Compound Type

Tuple Type

(), (X,), (X, Y), (X, Y, Z), ...

Tuples have a subtype rule for length as well as type inside. For any Tuple T, U, the following holds.

* T <: () (unit rule)
* forall N in 0..<Len(T) (Len(T) <= Len(U)), U.N == T.N => U <: T (oblivion rule)

For example, (Int, Str, Bool) <: (Int, Str). However, these rules do not apply to the tuple-like part of a Function type, because this part is not really the tuples.

(Int, Int) -> Int !<: (Int,) -> Int

In addition, return values of Unit types can be ignored, but return values of other tuple types cannot be ignored.

Array Type

[], [X; 0], [X; 1], [X; 2], ..., [X; _] == [X]

The same subtype rules exist for arrays as for tuples.

* T <: [] (unit rule)
* forall N in 0..<Len(T) (Len(T) <= Len(U)), U[N] == T[N] => U <: T (oblivion rule)

Arrays like the one below are not valid types. It is an intentional design to emphasize that the elements of the array are homogenized.

[Int, Str]

Because of this, detailed information about each element is lost. To preserve this, refinement types can be used.

a = [1, "a"]: {A: [Int or Str; 2] | A[0] == Int}
a[0]: Int

Set Type

{}, {X; _}, ...

Set types have length information, but mostly useless. This is because duplicate elements are eliminated in sets, but duplicate elements cannot generally be determined at compile time. In the first place, the length of the information is not very meaningful in a Set.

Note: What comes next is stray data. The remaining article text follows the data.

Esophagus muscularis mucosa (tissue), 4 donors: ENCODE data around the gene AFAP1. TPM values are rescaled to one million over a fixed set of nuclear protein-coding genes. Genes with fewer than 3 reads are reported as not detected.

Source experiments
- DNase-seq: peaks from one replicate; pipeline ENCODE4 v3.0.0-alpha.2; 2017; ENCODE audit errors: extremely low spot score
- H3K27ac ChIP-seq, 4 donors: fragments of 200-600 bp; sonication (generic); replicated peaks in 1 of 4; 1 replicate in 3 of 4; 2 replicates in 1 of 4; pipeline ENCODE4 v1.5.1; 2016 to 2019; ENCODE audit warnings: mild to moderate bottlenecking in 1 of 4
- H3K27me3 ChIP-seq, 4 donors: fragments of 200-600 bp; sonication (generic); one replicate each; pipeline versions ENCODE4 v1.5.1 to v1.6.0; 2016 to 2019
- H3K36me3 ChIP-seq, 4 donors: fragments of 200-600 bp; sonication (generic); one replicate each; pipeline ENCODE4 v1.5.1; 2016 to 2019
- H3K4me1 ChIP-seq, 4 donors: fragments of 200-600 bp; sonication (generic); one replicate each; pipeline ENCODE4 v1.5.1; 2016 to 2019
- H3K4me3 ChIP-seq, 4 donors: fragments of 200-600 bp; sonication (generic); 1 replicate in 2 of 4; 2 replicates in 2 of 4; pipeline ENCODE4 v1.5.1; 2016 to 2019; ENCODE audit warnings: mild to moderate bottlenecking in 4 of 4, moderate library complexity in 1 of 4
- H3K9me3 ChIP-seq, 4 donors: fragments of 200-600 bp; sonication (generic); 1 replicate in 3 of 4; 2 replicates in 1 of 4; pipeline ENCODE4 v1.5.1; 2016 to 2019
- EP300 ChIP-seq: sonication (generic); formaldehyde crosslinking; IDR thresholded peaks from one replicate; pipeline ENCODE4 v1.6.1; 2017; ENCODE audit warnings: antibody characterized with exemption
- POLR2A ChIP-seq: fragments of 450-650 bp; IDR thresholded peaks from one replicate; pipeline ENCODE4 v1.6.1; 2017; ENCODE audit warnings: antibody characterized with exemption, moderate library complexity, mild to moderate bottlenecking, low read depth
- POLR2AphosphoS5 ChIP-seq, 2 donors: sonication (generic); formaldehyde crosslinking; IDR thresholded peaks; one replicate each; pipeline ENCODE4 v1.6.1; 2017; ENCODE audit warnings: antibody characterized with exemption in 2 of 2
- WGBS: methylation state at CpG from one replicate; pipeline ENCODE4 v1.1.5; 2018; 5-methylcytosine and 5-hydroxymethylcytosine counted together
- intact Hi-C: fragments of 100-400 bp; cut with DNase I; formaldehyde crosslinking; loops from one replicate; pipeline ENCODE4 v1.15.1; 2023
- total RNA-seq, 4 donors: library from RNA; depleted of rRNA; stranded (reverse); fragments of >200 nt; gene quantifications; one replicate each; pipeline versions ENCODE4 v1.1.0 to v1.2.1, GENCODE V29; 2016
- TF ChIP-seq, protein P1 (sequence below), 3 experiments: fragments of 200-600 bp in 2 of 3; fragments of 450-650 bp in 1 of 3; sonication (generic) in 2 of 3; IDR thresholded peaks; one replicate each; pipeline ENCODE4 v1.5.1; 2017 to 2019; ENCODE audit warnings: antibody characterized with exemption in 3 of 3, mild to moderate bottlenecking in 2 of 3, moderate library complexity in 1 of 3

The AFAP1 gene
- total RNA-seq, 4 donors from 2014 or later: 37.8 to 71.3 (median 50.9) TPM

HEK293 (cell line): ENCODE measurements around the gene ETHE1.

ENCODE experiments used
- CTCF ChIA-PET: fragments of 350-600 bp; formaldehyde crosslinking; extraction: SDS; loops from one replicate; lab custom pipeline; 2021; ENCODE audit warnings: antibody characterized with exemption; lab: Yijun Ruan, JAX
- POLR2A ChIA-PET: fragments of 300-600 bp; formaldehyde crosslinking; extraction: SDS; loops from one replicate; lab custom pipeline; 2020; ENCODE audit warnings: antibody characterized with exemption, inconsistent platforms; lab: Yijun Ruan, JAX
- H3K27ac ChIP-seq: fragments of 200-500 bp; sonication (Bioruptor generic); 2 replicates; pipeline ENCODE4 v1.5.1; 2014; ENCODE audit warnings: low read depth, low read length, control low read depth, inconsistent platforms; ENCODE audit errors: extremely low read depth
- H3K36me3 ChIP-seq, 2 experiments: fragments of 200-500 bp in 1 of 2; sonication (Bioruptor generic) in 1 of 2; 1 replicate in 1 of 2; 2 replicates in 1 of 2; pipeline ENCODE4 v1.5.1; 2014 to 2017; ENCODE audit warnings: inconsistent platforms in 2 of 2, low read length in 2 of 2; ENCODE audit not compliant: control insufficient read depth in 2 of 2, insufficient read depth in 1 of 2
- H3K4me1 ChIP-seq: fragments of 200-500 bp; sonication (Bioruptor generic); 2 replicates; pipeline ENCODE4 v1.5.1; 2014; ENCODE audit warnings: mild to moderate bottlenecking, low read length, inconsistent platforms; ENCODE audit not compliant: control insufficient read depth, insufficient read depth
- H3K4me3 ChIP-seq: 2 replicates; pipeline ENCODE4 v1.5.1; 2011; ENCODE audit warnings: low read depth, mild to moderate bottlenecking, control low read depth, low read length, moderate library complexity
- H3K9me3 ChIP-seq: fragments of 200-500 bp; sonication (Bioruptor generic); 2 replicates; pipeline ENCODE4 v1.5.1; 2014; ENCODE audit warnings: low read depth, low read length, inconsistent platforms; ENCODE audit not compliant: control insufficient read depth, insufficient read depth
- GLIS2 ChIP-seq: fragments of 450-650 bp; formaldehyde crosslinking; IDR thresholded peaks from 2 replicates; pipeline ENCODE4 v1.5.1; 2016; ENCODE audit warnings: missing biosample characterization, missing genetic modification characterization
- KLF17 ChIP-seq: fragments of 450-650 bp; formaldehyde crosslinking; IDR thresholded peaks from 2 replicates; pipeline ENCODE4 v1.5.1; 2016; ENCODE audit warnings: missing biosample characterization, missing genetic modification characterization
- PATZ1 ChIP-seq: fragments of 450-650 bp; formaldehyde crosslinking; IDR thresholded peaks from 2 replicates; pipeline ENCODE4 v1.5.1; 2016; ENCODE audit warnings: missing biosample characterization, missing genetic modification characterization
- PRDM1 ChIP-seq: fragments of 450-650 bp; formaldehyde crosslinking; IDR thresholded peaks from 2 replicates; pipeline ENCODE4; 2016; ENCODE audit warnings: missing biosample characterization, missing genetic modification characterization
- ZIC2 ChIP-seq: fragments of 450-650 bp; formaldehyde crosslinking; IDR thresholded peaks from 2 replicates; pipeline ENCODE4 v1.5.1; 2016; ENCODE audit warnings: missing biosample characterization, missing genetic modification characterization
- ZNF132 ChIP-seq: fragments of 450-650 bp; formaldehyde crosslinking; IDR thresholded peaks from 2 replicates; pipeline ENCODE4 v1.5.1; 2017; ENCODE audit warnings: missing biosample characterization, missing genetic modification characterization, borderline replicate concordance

{} is the empty set, a subtype of all types. Note that {X} is not a set type, but a type that contains only one constant X.

Dict Type

{:}, {X: Y}, {X: Y, Z: W}, ...

All dict types are subtypes of Dict K, V. {X: Y} <: Dict X, Y and {X: Y, Z: W} <: Dict X or Z, Y or W.

Record Type

{=}, {i = Int}, {i = Int; j = Int}, {.i = Int; .j = Int}, ...

A private record type is a super type of a public record type.

e.g. {.i = Int} <: {i = Int}

Function Type

() -> ()
Int -> Int
(Int, Str) -> Bool
# named parameter
(x: Int, y: Int) -> Int
# default parameter
(x := Int, y := Int) -> Int
# variable-length parameter
(*objs: Obj) -> Str
(Int, Ref Str!) -> Int
# qualified parameter
|T: Type|(x: T) -> T
# qualified parameter with default type
|T: Type|(x: T := NoneType) -> T # |T: Type|(x: T := X, y: T := Y) -> T (X != Y) is invalid

Bound Method Type

Int.() -> Int
Int.(other: Int) -> Int
# e.g. 1.__add__: Int.(Int) -> Int

The type C.(T) -> U is a subtype of T -> U. They are almost the same, but C.(T) -> U is the type of a method whose receiver type is C, and the receiver is accessible via an attribute __self__.